Bringing Them to Their Knees
With only 1:47 remaining in the game, the Los Angeles Chargers found themselves trailing the Browns by one point with a third-and-2 at the Cleveland 11-yard line. Just when Austin Ekeler appeared to have a clear path to the end zone, he slid to his knees 3 yards short of the goal line. It is not easy to coach an NFL running back to show such restraint when he has been programmed to reach the end zone for his entire career. However, Ekeler did the prudent thing. The Browns had just burned their final timeout prior to the snap and the Chargers could now ensure themselves of kicking a game-winning field goal with no time remaining on the clock. Now all the Chargers needed to do was safely take a couple of knees and run down the clock while the Browns defense watched helplessly.
Surprisingly, Ekeler ran into the center of the Browns' defensive line on the subsequent play with apparently no intent on crossing the goal line. The Browns defenders would have no part of this clever strategy as they provided a personal concierge service for Ekeler by literally carrying him forward for a touchdown. This was a brilliant maneuver by the Browns that could have snatched an almost certain victory from the Chargers.
Why the Chargers didn't simply take a knee behind the line of scrimmage is inexplicable. They were assured of kicking a field goal that was closer than an extra point for the win with very little risk. Their pre-snap Game-Winning Chance (GWC) was 97.5% with this conservative approach. After Ekeler was forced into the end zone and prior to the two-point conversion attempt, the Chargers managed to drop their GWC by a whopping 13.0% all the way down to 84.5%. To complicate matters, the two-point attempt failed, and now a custom simulation showed the Chargers' GWC to slip even further to 79.2% GWC. Independent betting market data showed even greater confidence in a Baker Mayfield game-winning drive with an implied GWC for the Chargers as low as 73.0% after the kickoff.
Although it surely was not the intent of Ekeler to score a touchdown, this was a completely avoidable blunder. In fact, it was one of the most egregious and costly errors of the 2021 NFL season to date. Unfortunately for the Browns, they were unable to capitalize on this very poor decision.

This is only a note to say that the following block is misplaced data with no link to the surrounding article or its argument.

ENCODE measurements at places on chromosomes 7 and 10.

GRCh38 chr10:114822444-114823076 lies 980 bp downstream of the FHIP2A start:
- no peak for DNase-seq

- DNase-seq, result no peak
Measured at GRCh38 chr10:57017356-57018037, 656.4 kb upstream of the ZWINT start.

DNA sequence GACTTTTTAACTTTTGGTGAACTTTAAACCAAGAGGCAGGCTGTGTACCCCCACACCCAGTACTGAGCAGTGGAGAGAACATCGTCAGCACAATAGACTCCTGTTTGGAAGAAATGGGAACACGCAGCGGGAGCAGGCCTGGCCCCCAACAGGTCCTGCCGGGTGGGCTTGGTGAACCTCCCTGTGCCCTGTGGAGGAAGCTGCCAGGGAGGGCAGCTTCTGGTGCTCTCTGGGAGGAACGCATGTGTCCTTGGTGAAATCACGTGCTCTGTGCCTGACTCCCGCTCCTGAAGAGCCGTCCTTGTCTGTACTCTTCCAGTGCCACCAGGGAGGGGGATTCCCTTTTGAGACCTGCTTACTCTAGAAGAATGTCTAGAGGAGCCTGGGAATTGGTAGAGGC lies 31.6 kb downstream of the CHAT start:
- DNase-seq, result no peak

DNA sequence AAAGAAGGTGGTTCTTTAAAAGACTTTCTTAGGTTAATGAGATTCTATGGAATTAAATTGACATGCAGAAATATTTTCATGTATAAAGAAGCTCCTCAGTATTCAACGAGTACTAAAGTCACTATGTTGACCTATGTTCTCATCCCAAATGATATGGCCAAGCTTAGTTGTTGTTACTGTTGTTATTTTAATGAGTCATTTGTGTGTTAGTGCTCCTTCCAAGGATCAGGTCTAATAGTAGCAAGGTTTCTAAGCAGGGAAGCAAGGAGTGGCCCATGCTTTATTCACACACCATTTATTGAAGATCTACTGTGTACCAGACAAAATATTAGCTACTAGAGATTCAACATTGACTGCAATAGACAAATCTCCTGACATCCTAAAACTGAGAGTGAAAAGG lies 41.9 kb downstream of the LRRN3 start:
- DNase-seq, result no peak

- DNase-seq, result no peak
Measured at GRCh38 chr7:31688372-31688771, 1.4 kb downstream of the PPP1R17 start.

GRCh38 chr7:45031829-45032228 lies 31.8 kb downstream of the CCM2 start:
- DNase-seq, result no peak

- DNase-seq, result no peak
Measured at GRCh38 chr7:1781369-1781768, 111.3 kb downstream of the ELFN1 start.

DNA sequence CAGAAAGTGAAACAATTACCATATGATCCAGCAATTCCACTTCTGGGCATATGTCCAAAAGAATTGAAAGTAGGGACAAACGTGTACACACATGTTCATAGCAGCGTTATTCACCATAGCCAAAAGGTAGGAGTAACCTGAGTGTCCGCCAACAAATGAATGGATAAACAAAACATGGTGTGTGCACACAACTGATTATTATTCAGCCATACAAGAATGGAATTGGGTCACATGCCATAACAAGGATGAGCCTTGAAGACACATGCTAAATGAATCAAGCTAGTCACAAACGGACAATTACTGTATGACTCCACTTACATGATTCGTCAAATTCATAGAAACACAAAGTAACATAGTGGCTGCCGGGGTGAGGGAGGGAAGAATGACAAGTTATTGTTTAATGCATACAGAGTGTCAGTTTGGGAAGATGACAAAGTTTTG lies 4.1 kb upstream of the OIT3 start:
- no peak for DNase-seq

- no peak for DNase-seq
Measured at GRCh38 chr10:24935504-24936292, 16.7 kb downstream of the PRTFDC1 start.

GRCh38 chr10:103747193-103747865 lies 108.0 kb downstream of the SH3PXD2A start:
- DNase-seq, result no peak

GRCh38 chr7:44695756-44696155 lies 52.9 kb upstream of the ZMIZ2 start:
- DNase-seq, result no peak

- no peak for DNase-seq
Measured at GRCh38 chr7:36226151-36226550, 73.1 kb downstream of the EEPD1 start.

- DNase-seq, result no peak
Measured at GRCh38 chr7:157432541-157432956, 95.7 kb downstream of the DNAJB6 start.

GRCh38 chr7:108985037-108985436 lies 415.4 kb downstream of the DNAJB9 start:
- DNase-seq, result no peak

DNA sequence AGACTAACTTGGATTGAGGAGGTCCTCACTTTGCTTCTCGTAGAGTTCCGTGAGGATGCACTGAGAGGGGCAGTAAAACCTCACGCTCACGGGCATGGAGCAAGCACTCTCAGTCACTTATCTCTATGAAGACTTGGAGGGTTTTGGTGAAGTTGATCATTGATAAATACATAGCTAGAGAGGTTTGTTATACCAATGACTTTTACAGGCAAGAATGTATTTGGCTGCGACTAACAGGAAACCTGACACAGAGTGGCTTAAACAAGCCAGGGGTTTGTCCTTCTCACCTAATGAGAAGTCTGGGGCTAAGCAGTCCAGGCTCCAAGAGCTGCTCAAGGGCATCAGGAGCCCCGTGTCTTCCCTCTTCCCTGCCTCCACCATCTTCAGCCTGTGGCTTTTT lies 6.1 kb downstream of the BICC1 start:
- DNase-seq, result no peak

Big Risk vs. Big Reward
At a time when analytics is dominating the conversation in the NFL more than ever, it is easy to lose sight of just how far we still have to go. The largest error of the week, according to a custom simulation from the EdjSports model, is a punt the Browns chose to attempt on a fourth-and-6 from their own 18-yard line late in the game with a 42-41 lead. This is going to seem crazy, but a passing attempt would have improved their GWC by approximately 18% on average. It is highly doubtful Kevin Stefanski and his staff seriously considered such an aggressive action. However, this situation is highly leveraged and, while a failure to convert looks horrible, the upside of a successful first down is enormous. Let’s examine the possible winning paths of both choices.
Browns punt (actual play):
- With an average punt, Jamie Gillan forces the Chargers to begin their drive between the 40- and 50-yard lines.
- Chargers have two timeouts and the likely benefit of the two-minute warning to orchestrate a game-winning drive. If the Chargers execute properly (see analysis above), a single first down with an advancement of 20+ yards will ensure they can attempt a game-winning field goal and leave no time on the clock for the Browns.
Browns attempt first down (optimal play):
- In midfield situations, an average NFL offense can be expected to convert this fourth-and-6 approximately 40% of the time.
- A successful conversion does not completely seal the victory, but the Browns’ GWC will jump to about 90%.
- It seems counterintuitive to attempt something at which you are a favorite to fail (about 60% of the time), but it is all about GWC leverage. If the Browns come up short on the fourth-and-6, the game is far from over. They still have three timeouts, and if they can force the Chargers to kick a field goal without gaining a first down, they will still hold onto significant GWC. Assuming proper clock management by both sides, the Browns would retain about 31% GWC after a failed first down attempt.
We are probably still a long way from any NFL coach following this recommendation, but the analysis reveals just how much value is still attainable for those willing to buck conventional wisdom.